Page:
The Center for Solar Fuels at the University of North Carolinaunc_efrc_logo

The Center for Solar Fuels at the University of North Carolina (UNC) is an Energy Frontier Research Center (EFRC) supported by the U. S. Department of Energy.  The UNC EFRC targets basic science to enable the collection and conversion of energy from sunlight into solar fuels.  The UNC EFRC is focused on solar fuels technologies based on dye-sensitized semiconductors and on making carbon-containing fuels from carbon dioxide, water, and sunlight.  The UNC EFRC is led by Professor Tom Meyer, and includes partners at the University of Florida, the Georgia Institute of Technology, the University of Colorado at Boulder, and Brookhaven National Laboratory.

The Argonne-Northwestern Solar Energy Research Center (ANSER)anser_logo

ANSER was launched in 2007, and is a joint research effort between Northwestern University, Argonne National Laboratory, the University of Chicago, and Yale University.  In 2009, ANSER became one of the original Energy Frontier Research Centers (EFRCs) supported by the U. S. Department of Energy.  ANSER targets the basic science behind molecules, materials, and methods needed to create dramatically more efficient technologies for the production of solar fuels and solar electricity.  ANSER includes research on inorganic semiconductors (such as silicon) as well as organic semiconductors (such as plastics).  ANSER targets both hydrogen and carbon-containing solar fuels.

The Solar Fuels Institute (SOFI) led by Northwestern Universitysofi_logo

SOFI is led by Northwestern University. The mission of SOFI is to support the development of efficient and cost-competitive systems that make liquid fuels from sunlight.  SOFI promotes collaboration amongst global researchers working to make fuels from sunlight.  SOFI provides collaborative tools and opportunities in exchange for paid memberships.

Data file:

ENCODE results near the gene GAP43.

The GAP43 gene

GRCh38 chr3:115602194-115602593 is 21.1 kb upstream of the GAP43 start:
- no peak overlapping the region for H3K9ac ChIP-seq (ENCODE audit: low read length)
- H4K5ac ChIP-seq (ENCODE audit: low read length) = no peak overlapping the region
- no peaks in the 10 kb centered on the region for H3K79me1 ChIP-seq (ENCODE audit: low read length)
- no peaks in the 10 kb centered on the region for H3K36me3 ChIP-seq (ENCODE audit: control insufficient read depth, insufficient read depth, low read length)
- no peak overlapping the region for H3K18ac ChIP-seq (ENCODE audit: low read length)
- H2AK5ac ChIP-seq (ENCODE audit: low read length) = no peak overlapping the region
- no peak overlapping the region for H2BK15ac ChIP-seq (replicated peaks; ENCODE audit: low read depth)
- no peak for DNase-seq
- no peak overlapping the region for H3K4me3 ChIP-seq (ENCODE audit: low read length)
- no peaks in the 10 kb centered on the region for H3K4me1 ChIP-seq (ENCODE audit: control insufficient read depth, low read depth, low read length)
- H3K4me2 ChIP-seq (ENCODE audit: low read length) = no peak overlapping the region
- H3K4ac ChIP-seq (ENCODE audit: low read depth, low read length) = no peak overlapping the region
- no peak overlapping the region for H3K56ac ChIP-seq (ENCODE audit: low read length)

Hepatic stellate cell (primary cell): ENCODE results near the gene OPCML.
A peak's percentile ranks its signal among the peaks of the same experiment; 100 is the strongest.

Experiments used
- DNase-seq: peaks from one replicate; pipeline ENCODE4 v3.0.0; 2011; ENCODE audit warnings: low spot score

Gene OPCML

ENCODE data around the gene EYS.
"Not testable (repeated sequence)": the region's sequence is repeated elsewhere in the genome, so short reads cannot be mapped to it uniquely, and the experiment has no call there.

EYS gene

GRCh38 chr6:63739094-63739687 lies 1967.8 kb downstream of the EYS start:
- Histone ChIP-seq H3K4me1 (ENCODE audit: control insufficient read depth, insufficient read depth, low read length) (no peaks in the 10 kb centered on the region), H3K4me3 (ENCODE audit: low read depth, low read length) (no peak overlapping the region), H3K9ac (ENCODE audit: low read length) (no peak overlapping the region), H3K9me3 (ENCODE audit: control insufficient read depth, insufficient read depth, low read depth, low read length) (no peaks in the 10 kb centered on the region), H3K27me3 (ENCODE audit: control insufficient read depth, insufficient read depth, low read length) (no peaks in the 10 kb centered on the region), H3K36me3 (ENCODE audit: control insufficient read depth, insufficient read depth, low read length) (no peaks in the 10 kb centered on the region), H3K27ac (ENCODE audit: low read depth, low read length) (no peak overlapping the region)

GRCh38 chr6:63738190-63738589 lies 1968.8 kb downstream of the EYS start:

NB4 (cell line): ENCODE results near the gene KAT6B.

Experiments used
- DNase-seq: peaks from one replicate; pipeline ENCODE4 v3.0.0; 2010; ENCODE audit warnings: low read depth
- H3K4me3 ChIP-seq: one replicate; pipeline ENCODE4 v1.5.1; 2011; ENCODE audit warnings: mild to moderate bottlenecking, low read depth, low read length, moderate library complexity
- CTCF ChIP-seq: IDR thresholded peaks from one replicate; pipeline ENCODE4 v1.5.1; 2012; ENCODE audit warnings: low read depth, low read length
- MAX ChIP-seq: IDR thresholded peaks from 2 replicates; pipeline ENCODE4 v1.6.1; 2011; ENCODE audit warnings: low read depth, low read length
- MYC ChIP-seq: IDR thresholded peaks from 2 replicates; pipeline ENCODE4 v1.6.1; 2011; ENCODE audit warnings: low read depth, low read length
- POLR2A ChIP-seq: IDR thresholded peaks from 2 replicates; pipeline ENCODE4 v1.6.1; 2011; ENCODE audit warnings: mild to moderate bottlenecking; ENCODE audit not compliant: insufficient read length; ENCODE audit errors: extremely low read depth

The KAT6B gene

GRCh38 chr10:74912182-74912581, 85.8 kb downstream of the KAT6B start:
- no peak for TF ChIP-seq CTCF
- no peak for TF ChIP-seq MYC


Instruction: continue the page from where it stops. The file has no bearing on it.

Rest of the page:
Helios Solar Energy Research Centerhelios_logo

The Solar Energy Research Center (SERC) at Lawrence Berkeley National Laboratory is working to develop abiotic systems which make fuels from sunlight.  SERC emphasizes nanoscale photovoltaic cells to collect sunlight, with a major project aimed at using nanoscale photovoltaic cells as building blocks for large-scale photovoltaic arrays.  SERC develops light-absorbing molecules for hybrid photovoltaic elements (similar to dye-sensitized solar cells) and also develops molecular catalysts that make fuels from carbon dioxide, water, and electricity.

Center for Bio-Inspired Solar Fuel Production (BISfuel)


BISfuel is an Energy Frontier Research Center that was established in 2009 by the U. S. Department of Energy.  BISfuel is housed within the Arizona State University Center for Bioenergy and Photosynthesis.   The mission of BISfuel is to adapt fundamental principles behind natural photosynthesis to construct a complete man-made system for making fuels, such as hydrogen, from sunlight.

Research Triangle Solar Fuels Institute (RTSFI)rtsfi

RTSFI is a partnership between Duke University, North Carolina State University, RTI International, and the University of North Carolina at Chapel Hill.  The goals of RTSFI are to accelerate the science behind making fuels from sunlight to provide a commercial supply of liquid fuels and to stimulate economic investment in solar fuels technologies.  RTSFI seeks to produce hydrogen from water and sunlight.  Research focuses on semiconductors, dye-sensitized solar cells, nanomaterials, and integration of components.

The Energy Sciences Institute at Yale University